How One Woman Developed a Potentially Fatal Condition After Her First Spin Class

It's called rhabdomyolysis, and it nearly destroyed 33-year-old Lauren Peterson's kidneys.

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When 33-year-old Lauren Peterson attended her first spin class, she expected it to be physically challenging; she didn't expect to leave the class with a potentially fatal health condition.

After 15 minutes of super-intense cycling, the Bronx, New York-based schoolteacher says she felt nauseous and almost passed out. And while that might sound like most people's introductions to spinning, it definitely wasn't: Two days later, she was still suffering from a handful of scary symptoms, including dark urine and swelling and searing pain in her thigh muscles.

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"I was crying putting on my socks, my thighs hurt so bad," Peterson told TODAY. "I was scared. I knew something was really wrong with me."

A couple of days after that, Peterson went to the emergency room at Westchester Medical Center. That's where she found out she had a rare condition called rhabdomyolysis, which occurs when muscle tissue breaks down and releases a protein called myoglobin into the blood. When myoglobin leaks into the bloodstream, it can cause kidney failure — which is why doctors told Peterson she was lucky she didn't suffer any damage to her kidneys.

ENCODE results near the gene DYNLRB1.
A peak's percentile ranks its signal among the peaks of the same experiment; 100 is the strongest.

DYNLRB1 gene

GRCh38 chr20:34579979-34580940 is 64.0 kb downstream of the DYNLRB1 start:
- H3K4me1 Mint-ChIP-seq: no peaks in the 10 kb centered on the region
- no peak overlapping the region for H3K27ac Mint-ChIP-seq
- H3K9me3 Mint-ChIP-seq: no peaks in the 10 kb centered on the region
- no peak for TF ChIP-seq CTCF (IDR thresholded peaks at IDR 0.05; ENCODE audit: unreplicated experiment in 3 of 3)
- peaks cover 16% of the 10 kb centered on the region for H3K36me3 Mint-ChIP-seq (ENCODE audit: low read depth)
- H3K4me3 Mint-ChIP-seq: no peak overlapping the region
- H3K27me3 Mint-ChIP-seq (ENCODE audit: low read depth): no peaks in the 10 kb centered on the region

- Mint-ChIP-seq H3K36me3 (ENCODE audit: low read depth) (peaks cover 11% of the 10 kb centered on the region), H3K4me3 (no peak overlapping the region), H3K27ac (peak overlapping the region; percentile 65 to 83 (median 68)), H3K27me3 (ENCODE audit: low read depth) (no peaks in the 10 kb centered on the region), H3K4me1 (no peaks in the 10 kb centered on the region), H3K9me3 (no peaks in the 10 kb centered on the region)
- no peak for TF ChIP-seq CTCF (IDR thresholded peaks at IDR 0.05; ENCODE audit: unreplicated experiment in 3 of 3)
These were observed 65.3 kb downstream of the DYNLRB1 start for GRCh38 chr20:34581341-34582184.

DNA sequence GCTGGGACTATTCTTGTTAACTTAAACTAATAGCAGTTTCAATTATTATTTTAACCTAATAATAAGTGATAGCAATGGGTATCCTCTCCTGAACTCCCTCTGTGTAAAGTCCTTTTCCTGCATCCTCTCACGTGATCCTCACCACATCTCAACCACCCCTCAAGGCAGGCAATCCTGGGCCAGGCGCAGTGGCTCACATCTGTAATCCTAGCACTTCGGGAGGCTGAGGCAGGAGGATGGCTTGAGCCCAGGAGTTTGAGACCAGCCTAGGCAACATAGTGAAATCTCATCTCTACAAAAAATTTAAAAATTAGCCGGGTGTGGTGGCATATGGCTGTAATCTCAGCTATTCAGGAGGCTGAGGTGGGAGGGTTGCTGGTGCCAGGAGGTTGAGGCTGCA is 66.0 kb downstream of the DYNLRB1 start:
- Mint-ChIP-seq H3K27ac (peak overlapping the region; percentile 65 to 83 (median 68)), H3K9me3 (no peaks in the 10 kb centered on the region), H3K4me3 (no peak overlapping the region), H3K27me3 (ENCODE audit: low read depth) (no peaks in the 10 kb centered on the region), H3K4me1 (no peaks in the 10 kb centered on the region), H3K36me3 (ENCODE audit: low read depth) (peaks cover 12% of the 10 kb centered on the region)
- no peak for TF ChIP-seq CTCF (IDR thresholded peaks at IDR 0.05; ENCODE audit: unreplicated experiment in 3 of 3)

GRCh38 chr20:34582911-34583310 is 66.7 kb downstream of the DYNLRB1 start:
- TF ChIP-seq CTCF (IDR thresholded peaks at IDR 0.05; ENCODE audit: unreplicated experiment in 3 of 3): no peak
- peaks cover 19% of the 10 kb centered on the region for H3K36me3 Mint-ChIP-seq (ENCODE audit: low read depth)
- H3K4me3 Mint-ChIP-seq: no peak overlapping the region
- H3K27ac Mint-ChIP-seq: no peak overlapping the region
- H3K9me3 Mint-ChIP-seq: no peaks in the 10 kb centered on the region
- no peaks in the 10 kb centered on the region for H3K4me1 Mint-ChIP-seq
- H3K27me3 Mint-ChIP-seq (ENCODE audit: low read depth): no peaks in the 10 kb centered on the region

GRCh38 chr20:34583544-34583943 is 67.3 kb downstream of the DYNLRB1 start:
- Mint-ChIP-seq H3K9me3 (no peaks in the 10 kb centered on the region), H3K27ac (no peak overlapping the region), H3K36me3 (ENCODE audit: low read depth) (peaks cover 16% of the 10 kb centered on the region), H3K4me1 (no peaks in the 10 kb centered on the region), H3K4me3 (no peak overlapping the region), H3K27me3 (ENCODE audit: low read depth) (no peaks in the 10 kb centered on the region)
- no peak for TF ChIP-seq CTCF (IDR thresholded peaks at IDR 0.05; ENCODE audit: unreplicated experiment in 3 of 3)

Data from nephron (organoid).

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The Unexpected Spin Class Connection

It turned out that Peterson's doctor, Maureen Brogan, MD, had seen two more cases of rhabdomyolysis at Westchester Medical Center before Peterson's ER visit. She wrote about it in a November 2016 report and noted several key similarities: In all three cases, rhabdomyolysis was brought on by a high-intensity spin class, all three patients were novice spinners, and the vigorous workout took a toll on some of the largest muscles in their bodies: those in their thighs and butts. When these muscles didn't get enough oxygen, they broke and burst — which ultimately led to the release of myoglobin into the blood and some not-so-fun symptoms.

But Dr. Brogan doesn't want you to be scared away from your local spin class — or any other high-intensity exercise, for that matter. There's no "rhabdomyolysis epidemic" happening, after all, and working out is still good for you!

"Spinning is great exercise," Brogan told TODAY. "But people should be aware they need to take it slow in the beginning. There should be some guidelines."

How to Prevent Rhabdomyolysis

To avoid developing this rare condition yourself, be sure to take it slow when you're trying a new high-impact exercise for the first time. You're less likely to develop rhabdomyolysis if you're fit, but it's still important to practice caution, keep your body hydrated, and talk to your doctor if you experience any of the following symptoms:

  • Extreme muscle soreness
  • Fatigue, nausea, and vomiting
  • Thigh pain and weakness
  • Dark urine and decreased urine output
  • Muscle swelling and tenderness

[h/t TODAY]

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